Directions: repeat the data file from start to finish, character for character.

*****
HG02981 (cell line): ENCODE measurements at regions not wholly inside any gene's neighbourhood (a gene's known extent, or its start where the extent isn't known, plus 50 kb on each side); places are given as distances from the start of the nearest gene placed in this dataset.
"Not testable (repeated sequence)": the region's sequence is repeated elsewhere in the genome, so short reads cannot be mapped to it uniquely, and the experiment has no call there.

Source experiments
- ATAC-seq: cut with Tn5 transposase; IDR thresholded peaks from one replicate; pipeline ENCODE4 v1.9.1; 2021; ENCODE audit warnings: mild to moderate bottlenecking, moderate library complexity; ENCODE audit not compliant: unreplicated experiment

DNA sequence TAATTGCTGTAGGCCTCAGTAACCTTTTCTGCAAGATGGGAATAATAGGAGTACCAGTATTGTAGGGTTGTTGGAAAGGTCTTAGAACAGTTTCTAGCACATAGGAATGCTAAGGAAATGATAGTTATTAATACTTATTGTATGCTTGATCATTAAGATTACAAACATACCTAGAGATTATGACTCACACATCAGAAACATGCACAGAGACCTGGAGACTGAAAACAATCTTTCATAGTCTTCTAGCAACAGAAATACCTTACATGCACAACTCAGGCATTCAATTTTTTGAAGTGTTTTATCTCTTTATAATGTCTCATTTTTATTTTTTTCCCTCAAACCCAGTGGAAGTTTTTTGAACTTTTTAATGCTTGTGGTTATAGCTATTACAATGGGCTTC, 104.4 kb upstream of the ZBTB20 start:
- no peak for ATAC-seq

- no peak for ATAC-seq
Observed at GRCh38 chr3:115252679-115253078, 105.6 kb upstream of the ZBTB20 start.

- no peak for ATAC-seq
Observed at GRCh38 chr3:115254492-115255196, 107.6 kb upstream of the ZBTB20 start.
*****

HG02981 (cell line): ENCODE measurements at regions not wholly inside any gene's neighbourhood (a gene's known extent, or its start where the extent isn't known, plus 50 kb on each side); places are given as distances from the start of the nearest gene placed in this dataset.
"Not testable (repeated sequence)": the region's sequence is repeated elsewhere in the genome, so short reads cannot be mapped to it uniquely, and the experiment has no call there.

Source experiments
- ATAC-seq: cut with Tn5 transposase; IDR thresholded peaks from one replicate; pipeline ENCODE4 v1.9.1; 2021; ENCODE audit warnings: mild to moderate bottlenecking, moderate library complexity; ENCODE audit not compliant: unreplicated experiment

DNA sequence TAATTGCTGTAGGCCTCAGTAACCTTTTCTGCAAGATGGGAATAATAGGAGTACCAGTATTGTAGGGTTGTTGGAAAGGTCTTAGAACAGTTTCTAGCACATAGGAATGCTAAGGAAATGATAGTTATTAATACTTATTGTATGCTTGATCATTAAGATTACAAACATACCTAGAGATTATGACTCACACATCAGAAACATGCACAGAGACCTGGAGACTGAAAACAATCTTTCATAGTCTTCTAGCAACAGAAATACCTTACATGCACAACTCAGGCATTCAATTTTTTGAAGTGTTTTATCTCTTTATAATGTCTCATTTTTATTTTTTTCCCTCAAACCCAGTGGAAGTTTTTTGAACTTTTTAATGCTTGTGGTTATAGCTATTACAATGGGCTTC, 104.4 kb upstream of the ZBTB20 start:
- no peak for ATAC-seq

- no peak for ATAC-seq
Observed at GRCh38 chr3:115252679-115253078, 105.6 kb upstream of the ZBTB20 start.

- no peak for ATAC-seq
Observed at GRCh38 chr3:115254492-115255196, 107.6 kb upstream of the ZBTB20 start.